Friday, March 30, 2012

Social Innovation: The Power of Sewage

There are so many smart new social innovation technologies coming out to create renewable fuels and power supplies. The latest discovery is that sewage plants are being used to not only treat waste but to also generate electricity.

This knowhow is devised by Prof Bruce Logan, an environmental engineer specializing in water systems at Pennsylvania State University in the U.S. and his team of researchers.

Professor Logan believes that by switching sewage plants from users to generators of electricity would be especially useful in developing countries.

Professor Logan has a vision. He recognizes that there are two billion people in the world who need sanitation, including a billion who need access to clean water. By helping these regions and giving them a waste treatment system, we also need to realize that these places also need the power and the resources to keep it going, which can be a drain on the community. However, by providing a waste treatment facility that can also generate electricity for lighting, or charging mobile phones well that’s a social innovation game-changer!

Sewage plants are where the treatment of domestic wastewater happens, where it goes through the process of removing contaminants from the wastewater and household sewage. It includes physical, chemical, and biological processes to remove physical, chemical and biological contaminants. The end result is to produce an environmentally-safe fluid waste stream and a solid waste suitable for disposal or reuse (usually as farm fertilizers). Using advanced technology, it is now possible to re-use sewage effluent for drinking water, although till now, Singapore is the only country to implement such technology on a big enough production scale.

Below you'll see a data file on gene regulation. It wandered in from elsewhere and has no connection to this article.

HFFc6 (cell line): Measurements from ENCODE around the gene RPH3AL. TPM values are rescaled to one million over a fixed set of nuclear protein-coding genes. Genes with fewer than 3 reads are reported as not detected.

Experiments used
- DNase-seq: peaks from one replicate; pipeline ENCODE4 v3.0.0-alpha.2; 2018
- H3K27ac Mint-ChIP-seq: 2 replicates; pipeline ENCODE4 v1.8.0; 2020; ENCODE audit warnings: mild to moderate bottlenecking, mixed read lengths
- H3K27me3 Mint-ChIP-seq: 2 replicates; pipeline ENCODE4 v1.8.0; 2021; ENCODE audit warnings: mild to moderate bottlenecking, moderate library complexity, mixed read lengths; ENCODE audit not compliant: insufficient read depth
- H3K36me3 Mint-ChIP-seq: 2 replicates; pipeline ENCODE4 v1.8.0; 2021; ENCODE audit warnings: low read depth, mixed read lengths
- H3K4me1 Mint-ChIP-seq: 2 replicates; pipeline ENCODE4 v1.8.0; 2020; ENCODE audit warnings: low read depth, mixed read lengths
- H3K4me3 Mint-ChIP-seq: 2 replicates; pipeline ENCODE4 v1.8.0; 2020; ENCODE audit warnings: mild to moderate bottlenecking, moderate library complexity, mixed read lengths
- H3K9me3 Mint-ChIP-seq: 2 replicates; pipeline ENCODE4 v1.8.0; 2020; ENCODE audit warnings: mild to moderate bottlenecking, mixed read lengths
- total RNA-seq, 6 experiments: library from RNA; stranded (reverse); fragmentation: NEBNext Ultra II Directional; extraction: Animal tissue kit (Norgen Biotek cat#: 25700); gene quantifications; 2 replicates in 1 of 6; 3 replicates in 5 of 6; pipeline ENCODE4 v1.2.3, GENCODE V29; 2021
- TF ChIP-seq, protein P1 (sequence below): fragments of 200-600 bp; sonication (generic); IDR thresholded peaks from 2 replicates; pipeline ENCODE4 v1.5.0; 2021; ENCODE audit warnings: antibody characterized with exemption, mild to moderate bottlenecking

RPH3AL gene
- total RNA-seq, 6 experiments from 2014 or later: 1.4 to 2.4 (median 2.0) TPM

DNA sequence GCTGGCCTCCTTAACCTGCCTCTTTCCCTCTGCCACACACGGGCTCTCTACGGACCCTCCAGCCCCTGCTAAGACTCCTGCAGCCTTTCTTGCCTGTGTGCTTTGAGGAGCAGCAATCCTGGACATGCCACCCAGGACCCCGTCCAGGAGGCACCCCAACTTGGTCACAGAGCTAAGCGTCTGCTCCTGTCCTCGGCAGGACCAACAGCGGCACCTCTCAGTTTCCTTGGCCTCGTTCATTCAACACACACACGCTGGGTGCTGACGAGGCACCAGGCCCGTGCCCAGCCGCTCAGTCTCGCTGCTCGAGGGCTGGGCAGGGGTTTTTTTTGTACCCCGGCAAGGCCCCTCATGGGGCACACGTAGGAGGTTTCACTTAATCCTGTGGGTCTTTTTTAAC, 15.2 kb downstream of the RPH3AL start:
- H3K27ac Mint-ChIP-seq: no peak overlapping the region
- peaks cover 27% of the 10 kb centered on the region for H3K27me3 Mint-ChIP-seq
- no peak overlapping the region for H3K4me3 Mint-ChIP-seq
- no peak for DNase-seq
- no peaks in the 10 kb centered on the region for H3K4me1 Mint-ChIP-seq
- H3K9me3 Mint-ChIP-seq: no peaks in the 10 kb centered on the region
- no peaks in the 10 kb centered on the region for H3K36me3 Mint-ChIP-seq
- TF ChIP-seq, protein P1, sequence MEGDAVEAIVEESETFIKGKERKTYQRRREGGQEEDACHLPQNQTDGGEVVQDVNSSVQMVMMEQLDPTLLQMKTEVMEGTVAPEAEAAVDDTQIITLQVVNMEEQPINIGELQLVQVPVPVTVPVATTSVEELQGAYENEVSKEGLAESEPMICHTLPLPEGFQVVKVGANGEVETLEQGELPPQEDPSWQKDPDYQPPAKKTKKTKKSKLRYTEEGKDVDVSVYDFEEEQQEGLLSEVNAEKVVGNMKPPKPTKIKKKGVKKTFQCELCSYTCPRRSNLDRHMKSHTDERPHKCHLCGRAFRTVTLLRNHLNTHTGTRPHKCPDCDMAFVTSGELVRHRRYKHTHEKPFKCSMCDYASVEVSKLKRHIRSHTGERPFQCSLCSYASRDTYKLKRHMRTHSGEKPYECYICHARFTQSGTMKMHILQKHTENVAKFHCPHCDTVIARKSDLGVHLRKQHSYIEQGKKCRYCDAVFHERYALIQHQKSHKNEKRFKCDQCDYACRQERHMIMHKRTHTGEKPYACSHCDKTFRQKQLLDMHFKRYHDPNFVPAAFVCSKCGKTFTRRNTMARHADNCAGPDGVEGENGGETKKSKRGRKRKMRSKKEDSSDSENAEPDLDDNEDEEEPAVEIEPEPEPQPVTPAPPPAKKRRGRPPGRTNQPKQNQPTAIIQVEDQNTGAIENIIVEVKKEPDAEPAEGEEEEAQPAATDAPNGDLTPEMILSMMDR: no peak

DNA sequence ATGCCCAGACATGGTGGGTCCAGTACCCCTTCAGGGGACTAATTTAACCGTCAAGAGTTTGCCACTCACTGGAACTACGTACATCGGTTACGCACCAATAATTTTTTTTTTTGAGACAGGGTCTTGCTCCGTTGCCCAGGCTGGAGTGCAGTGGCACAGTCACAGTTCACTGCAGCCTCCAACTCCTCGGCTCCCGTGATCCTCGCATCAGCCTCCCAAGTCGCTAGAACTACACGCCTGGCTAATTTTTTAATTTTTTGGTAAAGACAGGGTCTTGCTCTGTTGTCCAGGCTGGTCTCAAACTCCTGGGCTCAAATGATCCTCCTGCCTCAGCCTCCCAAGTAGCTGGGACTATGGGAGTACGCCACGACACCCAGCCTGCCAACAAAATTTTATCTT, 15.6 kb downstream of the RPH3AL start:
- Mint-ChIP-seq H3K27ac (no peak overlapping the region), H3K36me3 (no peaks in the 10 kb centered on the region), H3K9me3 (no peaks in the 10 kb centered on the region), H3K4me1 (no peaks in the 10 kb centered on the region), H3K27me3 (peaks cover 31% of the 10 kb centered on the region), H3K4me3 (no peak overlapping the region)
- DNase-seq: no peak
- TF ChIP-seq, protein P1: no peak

So, this new social innovation technology by Professor Logan works through a device that combines a fuel cell with other technologies to convert waste water treatment stations into power plants and provide the power for entire water grids. By bringing the two technologies together, Professor Logan and his team produced 0.9 kilowatt-hours of electricity per kilogram of organic waste. In contrast, sewage treatment usually consumes 1.2kWh per kilogram. Professor Logan says, “We certainly could take care of the whole water system: the treating and pumping of water, which currently requires substantial amounts of power.” This device can also be used with other types of waste to generate power.

In fact, Britain’s largest water and sewerage company, Thames Water has begun producing for the first time in Britain ready-to-burn fuel from sewage sludge (the solids found in sewage) where the sludge is dried into flakes. The flakes are transported to a purpose-built machine where they are then burnt off to generate electricity. Thames Water estimates that 16% of its electricity needs will be covered by this new type of social innovation— “poo power”— which is enough to run about 40,000 average family homes.

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